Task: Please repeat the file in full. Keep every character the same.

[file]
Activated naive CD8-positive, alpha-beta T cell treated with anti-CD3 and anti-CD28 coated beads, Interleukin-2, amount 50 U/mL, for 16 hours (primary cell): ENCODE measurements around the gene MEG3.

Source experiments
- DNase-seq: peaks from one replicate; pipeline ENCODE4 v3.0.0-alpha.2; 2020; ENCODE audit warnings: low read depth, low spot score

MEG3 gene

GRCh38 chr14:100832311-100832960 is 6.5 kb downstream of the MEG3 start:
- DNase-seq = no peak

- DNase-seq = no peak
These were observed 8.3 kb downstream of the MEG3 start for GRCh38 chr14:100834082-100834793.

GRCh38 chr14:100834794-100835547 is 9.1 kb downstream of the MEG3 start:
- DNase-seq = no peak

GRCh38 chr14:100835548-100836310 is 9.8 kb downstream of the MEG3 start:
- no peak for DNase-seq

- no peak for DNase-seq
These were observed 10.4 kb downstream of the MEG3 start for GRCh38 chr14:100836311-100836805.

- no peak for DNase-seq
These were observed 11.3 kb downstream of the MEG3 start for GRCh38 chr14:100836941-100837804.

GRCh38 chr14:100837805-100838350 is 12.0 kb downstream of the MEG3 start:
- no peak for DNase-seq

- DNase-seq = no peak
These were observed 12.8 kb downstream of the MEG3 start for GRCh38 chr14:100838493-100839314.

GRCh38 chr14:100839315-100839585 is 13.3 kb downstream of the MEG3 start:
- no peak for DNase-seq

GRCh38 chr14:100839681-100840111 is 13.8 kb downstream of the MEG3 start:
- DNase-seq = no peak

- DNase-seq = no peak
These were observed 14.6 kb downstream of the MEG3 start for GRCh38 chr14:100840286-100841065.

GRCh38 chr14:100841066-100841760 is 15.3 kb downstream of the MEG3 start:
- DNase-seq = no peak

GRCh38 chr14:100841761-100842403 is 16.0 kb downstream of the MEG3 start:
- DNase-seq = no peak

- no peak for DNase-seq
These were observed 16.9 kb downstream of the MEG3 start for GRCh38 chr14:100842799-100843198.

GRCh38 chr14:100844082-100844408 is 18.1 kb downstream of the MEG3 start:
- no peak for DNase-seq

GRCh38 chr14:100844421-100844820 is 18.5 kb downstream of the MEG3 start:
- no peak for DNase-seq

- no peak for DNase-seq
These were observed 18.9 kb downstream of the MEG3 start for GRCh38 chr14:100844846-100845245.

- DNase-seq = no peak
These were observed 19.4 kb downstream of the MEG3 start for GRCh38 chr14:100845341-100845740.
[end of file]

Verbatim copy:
Activated naive CD8-positive, alpha-beta T cell treated with anti-CD3 and anti-CD28 coated beads, Interleukin-2, amount 50 U/mL, for 16 hours (primary cell): ENCODE measurements around the gene MEG3.

Source experiments
- DNase-seq: peaks from one replicate; pipeline ENCODE4 v3.0.0-alpha.2; 2020; ENCODE audit warnings: low read depth, low spot score

MEG3 gene

GRCh38 chr14:100832311-100832960 is 6.5 kb downstream of the MEG3 start:
- DNase-seq = no peak

- DNase-seq = no peak
These were observed 8.3 kb downstream of the MEG3 start for GRCh38 chr14:100834082-100834793.

GRCh38 chr14:100834794-100835547 is 9.1 kb downstream of the MEG3 start:
- DNase-seq = no peak

GRCh38 chr14:100835548-100836310 is 9.8 kb downstream of the MEG3 start:
- no peak for DNase-seq

- no peak for DNase-seq
These were observed 10.4 kb downstream of the MEG3 start for GRCh38 chr14:100836311-100836805.

- no peak for DNase-seq
These were observed 11.3 kb downstream of the MEG3 start for GRCh38 chr14:100836941-100837804.

GRCh38 chr14:100837805-100838350 is 12.0 kb downstream of the MEG3 start:
- no peak for DNase-seq

- DNase-seq = no peak
These were observed 12.8 kb downstream of the MEG3 start for GRCh38 chr14:100838493-100839314.

GRCh38 chr14:100839315-100839585 is 13.3 kb downstream of the MEG3 start:
- no peak for DNase-seq

GRCh38 chr14:100839681-100840111 is 13.8 kb downstream of the MEG3 start:
- DNase-seq = no peak

- DNase-seq = no peak
These were observed 14.6 kb downstream of the MEG3 start for GRCh38 chr14:100840286-100841065.

GRCh38 chr14:100841066-100841760 is 15.3 kb downstream of the MEG3 start:
- DNase-seq = no peak

GRCh38 chr14:100841761-100842403 is 16.0 kb downstream of the MEG3 start:
- DNase-seq = no peak

- no peak for DNase-seq
These were observed 16.9 kb downstream of the MEG3 start for GRCh38 chr14:100842799-100843198.

GRCh38 chr14:100844082-100844408 is 18.1 kb downstream of the MEG3 start:
- no peak for DNase-seq

GRCh38 chr14:100844421-100844820 is 18.5 kb downstream of the MEG3 start:
- no peak for DNase-seq

- no peak for DNase-seq
These were observed 18.9 kb downstream of the MEG3 start for GRCh38 chr14:100844846-100845245.

- DNase-seq = no peak
These were observed 19.4 kb downstream of the MEG3 start for GRCh38 chr14:100845341-100845740.